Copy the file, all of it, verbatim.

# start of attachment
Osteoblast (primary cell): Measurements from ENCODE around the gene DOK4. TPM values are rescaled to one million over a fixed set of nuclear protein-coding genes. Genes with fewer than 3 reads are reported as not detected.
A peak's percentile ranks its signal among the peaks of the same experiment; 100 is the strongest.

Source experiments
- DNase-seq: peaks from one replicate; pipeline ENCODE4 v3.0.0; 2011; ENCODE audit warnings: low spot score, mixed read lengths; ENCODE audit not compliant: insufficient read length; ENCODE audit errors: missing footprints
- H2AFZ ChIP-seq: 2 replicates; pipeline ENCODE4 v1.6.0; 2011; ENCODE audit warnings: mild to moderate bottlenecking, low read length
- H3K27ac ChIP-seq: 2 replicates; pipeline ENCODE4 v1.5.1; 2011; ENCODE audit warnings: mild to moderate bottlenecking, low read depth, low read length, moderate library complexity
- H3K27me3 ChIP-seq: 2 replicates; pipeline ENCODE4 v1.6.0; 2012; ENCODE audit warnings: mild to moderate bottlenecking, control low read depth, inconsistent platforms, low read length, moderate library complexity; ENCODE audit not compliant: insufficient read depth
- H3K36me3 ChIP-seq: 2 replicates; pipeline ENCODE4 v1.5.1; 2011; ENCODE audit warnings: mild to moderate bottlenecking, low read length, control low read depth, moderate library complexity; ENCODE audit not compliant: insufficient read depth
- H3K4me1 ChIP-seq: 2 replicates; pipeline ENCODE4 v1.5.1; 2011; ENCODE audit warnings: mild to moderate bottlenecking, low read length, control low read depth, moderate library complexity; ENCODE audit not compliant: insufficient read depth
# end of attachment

Osteoblast (primary cell): Measurements from ENCODE around the gene DOK4. TPM values are rescaled to one million over a fixed set of nuclear protein-coding genes. Genes with fewer than 3 reads are reported as not detected.
A peak's percentile ranks its signal among the peaks of the same experiment; 100 is the strongest.

Source experiments
- DNase-seq: peaks from one replicate; pipeline ENCODE4 v3.0.0; 2011; ENCODE audit warnings: low spot score, mixed read lengths; ENCODE audit not compliant: insufficient read length; ENCODE audit errors: missing footprints
- H2AFZ ChIP-seq: 2 replicates; pipeline ENCODE4 v1.6.0; 2011; ENCODE audit warnings: mild to moderate bottlenecking, low read length
- H3K27ac ChIP-seq: 2 replicates; pipeline ENCODE4 v1.5.1; 2011; ENCODE audit warnings: mild to moderate bottlenecking, low read depth, low read length, moderate library complexity
- H3K27me3 ChIP-seq: 2 replicates; pipeline ENCODE4 v1.6.0; 2012; ENCODE audit warnings: mild to moderate bottlenecking, control low read depth, inconsistent platforms, low read length, moderate library complexity; ENCODE audit not compliant: insufficient read depth
- H3K36me3 ChIP-seq: 2 replicates; pipeline ENCODE4 v1.5.1; 2011; ENCODE audit warnings: mild to moderate bottlenecking, low read length, control low read depth, moderate library complexity; ENCODE audit not compliant: insufficient read depth
- H3K4me1 ChIP-seq: 2 replicates; pipeline ENCODE4 v1.5.1; 2011; ENCODE audit warnings: mild to moderate bottlenecking, low read length, control low read depth, moderate library complexity; ENCODE audit not compliant: insufficient read depth